In the ceramics industry, boron oxide and borax are found in glazes, and sodium tetraborate is a component of porcelain enamels and glazes. Sodium perborate is employed for bleaching textile goods and for electroplating. It is used in soaps, deodorants, detergents, mouthwash and vat dyes. Boron trifluoride is used in food packaging, electronics, and in the nuclear industry’s breeder reactors.

Health Hazards

Boron is a naturally occurring substance that is commonly found in food and drinking water. In trace amounts it is essential to the growth of plants and certain types of algae. Although it is also found in human tissue, its role is unknown. Boron is generally regarded as safe (GRAS) for use as an indirect food additive (e.g., in packaging), but compounds containing boron can be highly toxic. Boron is present in a number of industrially useful compounds, including borates, boranes and boron halides.

Boron toxicity in humans is seen most commonly following chronic use of medicines containing boric acid and in cases of accidental ingestion, especially among young children. Occupational toxicity usually results from exposure of the respiratory system or open skin wounds to dusts, gases or vapours of boron compounds.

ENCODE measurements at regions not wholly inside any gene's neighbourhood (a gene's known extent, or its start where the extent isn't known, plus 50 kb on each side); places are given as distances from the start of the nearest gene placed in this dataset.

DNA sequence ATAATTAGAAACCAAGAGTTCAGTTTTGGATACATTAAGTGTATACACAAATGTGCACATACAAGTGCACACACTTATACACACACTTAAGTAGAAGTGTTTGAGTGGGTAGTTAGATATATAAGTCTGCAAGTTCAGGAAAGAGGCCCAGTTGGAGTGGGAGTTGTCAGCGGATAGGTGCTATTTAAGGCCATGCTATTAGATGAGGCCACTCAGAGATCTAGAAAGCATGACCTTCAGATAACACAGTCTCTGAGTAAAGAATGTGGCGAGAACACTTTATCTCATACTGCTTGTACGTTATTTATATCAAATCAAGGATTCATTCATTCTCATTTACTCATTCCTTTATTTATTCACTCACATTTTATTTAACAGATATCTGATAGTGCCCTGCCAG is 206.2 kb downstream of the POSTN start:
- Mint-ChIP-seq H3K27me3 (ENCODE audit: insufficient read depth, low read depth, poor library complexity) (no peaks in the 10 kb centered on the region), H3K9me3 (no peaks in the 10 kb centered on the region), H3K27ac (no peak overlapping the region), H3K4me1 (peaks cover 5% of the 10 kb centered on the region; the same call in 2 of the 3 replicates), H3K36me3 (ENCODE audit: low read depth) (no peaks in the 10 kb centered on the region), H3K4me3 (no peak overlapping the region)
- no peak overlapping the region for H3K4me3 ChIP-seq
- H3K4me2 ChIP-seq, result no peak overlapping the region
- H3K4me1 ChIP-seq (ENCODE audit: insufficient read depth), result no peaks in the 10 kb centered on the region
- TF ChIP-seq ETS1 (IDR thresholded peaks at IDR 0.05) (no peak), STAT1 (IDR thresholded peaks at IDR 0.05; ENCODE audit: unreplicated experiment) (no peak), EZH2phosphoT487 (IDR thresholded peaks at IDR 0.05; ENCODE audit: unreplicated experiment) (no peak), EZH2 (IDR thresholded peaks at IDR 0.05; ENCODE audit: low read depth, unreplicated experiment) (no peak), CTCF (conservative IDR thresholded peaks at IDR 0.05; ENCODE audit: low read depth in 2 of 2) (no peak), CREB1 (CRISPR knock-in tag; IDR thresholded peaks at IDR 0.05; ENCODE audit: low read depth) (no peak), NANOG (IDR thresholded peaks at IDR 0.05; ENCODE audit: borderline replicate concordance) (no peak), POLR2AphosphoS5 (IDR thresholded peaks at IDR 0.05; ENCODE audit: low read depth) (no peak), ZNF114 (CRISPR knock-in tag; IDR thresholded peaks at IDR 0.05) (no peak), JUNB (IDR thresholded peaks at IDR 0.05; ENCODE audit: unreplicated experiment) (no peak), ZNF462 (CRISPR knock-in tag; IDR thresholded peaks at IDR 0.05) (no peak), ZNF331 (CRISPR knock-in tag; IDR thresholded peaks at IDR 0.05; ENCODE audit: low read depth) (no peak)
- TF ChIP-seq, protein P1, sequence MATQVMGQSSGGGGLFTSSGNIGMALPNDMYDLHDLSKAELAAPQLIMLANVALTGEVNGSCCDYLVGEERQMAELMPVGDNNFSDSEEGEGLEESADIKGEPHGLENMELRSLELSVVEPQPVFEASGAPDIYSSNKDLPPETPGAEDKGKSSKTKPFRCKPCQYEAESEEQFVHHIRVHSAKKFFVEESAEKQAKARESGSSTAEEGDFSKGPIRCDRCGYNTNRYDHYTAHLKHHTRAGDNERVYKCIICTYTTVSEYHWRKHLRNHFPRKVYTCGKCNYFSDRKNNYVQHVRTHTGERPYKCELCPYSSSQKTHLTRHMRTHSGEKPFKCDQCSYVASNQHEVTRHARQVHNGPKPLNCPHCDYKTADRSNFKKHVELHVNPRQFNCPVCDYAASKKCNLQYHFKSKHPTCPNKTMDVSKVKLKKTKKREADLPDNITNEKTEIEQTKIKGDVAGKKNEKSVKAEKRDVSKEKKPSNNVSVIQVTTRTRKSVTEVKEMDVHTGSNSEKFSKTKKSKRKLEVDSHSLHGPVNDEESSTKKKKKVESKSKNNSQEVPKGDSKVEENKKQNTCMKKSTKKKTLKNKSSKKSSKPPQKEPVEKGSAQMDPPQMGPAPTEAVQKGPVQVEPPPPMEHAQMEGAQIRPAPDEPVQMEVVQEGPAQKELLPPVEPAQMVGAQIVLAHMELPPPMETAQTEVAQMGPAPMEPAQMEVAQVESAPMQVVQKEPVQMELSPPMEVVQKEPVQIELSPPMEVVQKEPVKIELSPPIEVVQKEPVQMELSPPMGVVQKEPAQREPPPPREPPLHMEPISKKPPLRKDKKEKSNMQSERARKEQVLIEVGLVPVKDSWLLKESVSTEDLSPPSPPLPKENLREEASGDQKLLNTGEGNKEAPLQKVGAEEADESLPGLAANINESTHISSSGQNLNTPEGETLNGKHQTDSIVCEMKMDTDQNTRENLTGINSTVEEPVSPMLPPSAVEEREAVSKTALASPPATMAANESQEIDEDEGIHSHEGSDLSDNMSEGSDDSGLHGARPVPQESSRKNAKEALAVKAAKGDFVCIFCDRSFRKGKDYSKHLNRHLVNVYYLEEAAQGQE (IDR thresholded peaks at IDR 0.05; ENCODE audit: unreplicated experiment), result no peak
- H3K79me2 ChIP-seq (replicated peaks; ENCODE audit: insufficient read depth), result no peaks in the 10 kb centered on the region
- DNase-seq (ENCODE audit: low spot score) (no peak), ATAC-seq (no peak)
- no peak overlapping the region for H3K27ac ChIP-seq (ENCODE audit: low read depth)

Acute irritation of eyes, skin and the respiratory tract can follow contact with almost any of these materials in usual concentrations. Absorption can affect the blood, respiratory tract, digestive tract, kidneys, liver and central nervous system; in severe cases, it can result in death.

Boric acid is the most common of the borates, which are compounds of boron, oxygen and other elements. Acute exposure to boric acid in liquid or solid forms can cause irritation, the severity of which is determined by the concentration and duration of exposure. Inhalation of borate dusts or mists can directly irritate the skin, eyes and respiratory system.

Symptoms of this irritation include eye discomfort, dry mouth, sore throat and productive cough. Workers usually report these symptoms after acute boric acid exposures over